Boiler, driver's cab and tender made of high-quality, impact-resistant plastic
Perforated underframe and spoked wheels in die-cast zinc
Standard shaft rear with link guide
Illuminated driver's cab (Version Digital EXTRA)
Fire flickering (Version Digital EXTRA)
Sound decoder, either built in or as a retrofit option
Smoke generator as a retrofit option
Close coupling between locomotive and tender
Perfectly replicated back boilerplate
Drive in the tender
Single axle bearing
Many extra mounted parts
True to original witte smoke deflectors
Tender 2'2' T34 Oil
Overview of technical functions
DC Analog Basic Plus
DC Digital Extra
AC Digital Extra
Driver cabin lighting
1) function only available in digital mode
The Deutsche Reichsbahn Gesellschaft's (DRG) procurement process for standardised freight locomotives mirrored its earlier evaluations of the 01 and 02 series. According to the specification, the new locomotive had to be capable of hauling goods trains weighing up to 1,200 metric tons over low mountain ranges, with an axle pressure of 20 tons. The maximum speed was set at 70 km/h for the pre-series locomotives. In 1926, to determine the most economical design, orders were placed with various locomotive manufacturers for the construction of 10 locomotives each of the 43 (two-cylinder engine) and 44 (three-cylinder engine) series. In addition to allocating the locomotives to other railway depots, a direct comparison was made between the 43 and 44 at the Pressig-Rothenkirchen depot. The respective merits and shortcomings of both series were determined via tests on the Franconian Forest Railway.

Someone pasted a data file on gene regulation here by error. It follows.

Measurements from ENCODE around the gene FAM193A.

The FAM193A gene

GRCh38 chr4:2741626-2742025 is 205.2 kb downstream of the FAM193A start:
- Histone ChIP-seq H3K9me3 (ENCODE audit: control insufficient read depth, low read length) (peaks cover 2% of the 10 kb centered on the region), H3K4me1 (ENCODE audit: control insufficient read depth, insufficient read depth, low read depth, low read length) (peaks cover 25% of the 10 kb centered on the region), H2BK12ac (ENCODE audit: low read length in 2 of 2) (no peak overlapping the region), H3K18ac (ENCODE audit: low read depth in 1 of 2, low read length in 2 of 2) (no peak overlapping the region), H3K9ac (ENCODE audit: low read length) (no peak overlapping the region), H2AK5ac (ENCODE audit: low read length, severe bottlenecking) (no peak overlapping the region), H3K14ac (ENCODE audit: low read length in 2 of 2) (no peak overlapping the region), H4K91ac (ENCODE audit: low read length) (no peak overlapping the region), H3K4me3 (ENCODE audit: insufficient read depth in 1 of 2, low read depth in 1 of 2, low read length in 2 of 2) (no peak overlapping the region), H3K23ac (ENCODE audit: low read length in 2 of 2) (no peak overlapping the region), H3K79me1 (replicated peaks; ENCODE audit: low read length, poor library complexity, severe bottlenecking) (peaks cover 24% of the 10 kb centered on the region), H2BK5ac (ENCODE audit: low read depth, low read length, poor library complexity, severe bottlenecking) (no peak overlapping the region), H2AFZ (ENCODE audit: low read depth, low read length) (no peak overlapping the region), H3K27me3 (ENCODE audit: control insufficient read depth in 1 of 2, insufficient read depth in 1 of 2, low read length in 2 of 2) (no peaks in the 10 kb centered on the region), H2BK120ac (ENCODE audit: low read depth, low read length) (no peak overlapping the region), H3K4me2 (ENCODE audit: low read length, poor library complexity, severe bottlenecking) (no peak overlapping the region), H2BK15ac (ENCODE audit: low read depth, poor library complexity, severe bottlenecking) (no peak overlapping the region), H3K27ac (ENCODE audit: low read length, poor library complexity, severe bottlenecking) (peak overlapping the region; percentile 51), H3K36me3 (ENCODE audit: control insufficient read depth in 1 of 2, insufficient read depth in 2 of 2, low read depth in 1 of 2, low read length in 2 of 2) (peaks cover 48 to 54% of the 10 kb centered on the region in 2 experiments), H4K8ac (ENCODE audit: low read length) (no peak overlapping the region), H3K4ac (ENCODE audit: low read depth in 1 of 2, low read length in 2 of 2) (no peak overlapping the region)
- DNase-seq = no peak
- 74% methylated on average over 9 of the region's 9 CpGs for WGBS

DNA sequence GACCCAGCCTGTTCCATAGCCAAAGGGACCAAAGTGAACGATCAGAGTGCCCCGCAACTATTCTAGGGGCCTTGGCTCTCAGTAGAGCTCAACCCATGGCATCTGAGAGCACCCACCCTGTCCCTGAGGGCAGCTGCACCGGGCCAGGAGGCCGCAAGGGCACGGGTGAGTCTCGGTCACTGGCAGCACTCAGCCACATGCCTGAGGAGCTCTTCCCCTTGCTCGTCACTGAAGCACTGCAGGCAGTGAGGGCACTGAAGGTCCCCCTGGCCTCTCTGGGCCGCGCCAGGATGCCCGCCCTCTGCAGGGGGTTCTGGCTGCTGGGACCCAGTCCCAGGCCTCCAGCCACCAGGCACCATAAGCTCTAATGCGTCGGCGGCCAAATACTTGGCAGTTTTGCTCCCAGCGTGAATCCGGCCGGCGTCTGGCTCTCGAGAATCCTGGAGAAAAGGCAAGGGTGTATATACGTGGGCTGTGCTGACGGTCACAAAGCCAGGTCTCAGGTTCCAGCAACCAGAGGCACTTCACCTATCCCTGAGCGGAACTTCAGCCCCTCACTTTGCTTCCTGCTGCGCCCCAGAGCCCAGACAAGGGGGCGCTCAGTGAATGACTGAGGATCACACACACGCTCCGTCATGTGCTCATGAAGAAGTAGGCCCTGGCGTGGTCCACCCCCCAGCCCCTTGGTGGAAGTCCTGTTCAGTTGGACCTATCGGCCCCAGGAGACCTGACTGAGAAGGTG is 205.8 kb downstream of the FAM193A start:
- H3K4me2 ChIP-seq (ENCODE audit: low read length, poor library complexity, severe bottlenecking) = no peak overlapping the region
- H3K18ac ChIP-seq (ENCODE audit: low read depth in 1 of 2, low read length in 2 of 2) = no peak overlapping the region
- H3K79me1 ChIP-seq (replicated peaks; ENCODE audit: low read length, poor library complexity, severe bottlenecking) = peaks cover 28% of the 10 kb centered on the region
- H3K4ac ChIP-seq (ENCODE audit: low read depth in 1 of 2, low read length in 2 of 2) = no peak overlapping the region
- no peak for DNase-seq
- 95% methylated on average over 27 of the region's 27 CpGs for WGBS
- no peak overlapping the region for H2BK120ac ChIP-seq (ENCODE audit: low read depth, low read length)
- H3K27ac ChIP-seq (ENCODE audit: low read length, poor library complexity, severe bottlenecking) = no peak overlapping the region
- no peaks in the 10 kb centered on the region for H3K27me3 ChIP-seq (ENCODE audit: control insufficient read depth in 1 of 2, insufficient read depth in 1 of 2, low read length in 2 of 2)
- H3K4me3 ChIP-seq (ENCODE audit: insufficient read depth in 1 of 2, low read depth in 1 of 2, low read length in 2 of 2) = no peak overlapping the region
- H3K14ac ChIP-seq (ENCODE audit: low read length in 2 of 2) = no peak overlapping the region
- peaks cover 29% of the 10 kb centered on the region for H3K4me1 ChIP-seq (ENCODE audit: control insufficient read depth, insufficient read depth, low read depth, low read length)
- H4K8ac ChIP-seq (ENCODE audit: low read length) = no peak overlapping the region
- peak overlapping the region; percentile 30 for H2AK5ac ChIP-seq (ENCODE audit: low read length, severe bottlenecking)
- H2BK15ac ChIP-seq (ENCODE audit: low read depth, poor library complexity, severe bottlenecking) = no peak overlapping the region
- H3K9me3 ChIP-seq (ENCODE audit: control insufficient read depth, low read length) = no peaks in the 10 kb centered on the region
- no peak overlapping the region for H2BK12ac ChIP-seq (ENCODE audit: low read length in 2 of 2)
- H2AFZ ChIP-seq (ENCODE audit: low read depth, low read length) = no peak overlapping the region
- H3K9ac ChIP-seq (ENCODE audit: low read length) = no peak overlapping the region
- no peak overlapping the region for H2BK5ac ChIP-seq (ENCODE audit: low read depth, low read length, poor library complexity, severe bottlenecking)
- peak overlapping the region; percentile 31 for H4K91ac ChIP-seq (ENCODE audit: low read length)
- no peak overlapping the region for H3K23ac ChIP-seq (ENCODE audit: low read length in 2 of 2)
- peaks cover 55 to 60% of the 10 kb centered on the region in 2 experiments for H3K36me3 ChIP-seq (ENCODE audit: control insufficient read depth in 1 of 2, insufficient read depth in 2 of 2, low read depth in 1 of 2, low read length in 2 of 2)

The comparison of the two series did not initially favour the more powerful 44 series - the increased economy offered by the two-cylinder type 43 locomotive won the day. However, as Germany emerged from the shadow of the Great Depression in the mid-1930s, calls for more powerful freight locomotives grew louder. The experience gained ten years earlier with the type 44 was still fresh in the memory. The type 44 013-065 locomotives were consequently developed as an intermediate series - in part based on the experience gained in steam engine construction since 1925. In 1938 (from 44 066), full series production finally began. By 1949, a total of 1989 type 44 locomotives had been built at various locomotive factories in Germany and abroad. The new models lived up to all expectations and henceforth became the backbone of the goods train fleet.
We fully test & inspect every locomotive before it ships to you.